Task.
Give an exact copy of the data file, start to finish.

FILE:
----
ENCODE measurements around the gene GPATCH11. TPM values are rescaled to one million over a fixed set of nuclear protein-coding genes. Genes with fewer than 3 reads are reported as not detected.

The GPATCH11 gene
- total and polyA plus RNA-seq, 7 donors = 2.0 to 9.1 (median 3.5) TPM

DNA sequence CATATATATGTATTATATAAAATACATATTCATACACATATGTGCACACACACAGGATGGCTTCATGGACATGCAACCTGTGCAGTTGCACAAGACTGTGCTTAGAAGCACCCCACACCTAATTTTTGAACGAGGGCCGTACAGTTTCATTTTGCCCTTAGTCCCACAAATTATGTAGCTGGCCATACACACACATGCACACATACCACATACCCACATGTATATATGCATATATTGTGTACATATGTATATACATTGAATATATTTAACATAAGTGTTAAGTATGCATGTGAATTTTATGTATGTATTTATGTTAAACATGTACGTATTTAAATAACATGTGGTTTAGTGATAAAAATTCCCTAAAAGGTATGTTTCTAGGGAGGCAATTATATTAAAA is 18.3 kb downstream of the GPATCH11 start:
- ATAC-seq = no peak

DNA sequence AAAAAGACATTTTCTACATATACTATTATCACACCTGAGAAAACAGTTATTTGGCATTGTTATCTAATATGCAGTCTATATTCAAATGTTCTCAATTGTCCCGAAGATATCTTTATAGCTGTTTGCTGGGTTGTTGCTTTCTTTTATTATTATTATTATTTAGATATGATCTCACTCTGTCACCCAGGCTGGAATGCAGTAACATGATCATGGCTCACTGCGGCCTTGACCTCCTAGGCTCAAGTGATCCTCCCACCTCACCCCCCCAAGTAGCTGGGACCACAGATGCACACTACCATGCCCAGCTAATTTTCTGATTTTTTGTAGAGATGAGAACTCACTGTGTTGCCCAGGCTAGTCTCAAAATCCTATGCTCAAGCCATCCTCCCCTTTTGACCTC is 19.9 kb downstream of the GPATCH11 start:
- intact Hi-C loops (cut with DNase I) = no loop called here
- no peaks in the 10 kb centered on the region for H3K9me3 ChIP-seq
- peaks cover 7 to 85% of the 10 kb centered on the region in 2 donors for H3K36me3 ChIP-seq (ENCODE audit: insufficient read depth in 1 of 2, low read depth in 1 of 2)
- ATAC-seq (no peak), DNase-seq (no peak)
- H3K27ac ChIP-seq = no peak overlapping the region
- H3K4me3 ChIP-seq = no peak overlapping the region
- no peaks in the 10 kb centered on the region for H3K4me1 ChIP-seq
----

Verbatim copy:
ENCODE measurements around the gene GPATCH11. TPM values are rescaled to one million over a fixed set of nuclear protein-coding genes. Genes with fewer than 3 reads are reported as not detected.

The GPATCH11 gene
- total and polyA plus RNA-seq, 7 donors = 2.0 to 9.1 (median 3.5) TPM

DNA sequence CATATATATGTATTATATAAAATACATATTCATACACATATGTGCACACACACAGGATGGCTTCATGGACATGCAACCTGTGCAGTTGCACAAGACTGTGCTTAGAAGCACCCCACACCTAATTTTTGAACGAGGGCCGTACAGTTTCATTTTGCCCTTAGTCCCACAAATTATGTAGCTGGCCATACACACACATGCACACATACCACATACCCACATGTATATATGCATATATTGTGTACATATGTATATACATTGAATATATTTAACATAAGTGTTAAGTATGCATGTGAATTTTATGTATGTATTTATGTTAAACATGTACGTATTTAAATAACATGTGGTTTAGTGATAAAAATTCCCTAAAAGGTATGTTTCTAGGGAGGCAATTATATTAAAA is 18.3 kb downstream of the GPATCH11 start:
- ATAC-seq = no peak

DNA sequence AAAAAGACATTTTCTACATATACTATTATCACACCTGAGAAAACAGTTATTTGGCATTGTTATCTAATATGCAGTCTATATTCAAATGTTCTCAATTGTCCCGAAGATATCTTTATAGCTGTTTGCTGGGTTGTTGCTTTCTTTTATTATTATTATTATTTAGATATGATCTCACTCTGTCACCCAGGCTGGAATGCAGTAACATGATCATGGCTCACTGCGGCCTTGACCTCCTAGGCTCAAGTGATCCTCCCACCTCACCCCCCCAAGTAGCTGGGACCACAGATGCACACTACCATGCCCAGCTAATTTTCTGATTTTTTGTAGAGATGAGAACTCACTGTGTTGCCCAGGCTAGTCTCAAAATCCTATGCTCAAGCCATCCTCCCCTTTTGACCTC is 19.9 kb downstream of the GPATCH11 start:
- intact Hi-C loops (cut with DNase I) = no loop called here
- no peaks in the 10 kb centered on the region for H3K9me3 ChIP-seq
- peaks cover 7 to 85% of the 10 kb centered on the region in 2 donors for H3K36me3 ChIP-seq (ENCODE audit: insufficient read depth in 1 of 2, low read depth in 1 of 2)
- ATAC-seq (no peak), DNase-seq (no peak)
- H3K27ac ChIP-seq = no peak overlapping the region
- H3K4me3 ChIP-seq = no peak overlapping the region
- no peaks in the 10 kb centered on the region for H3K4me1 ChIP-seq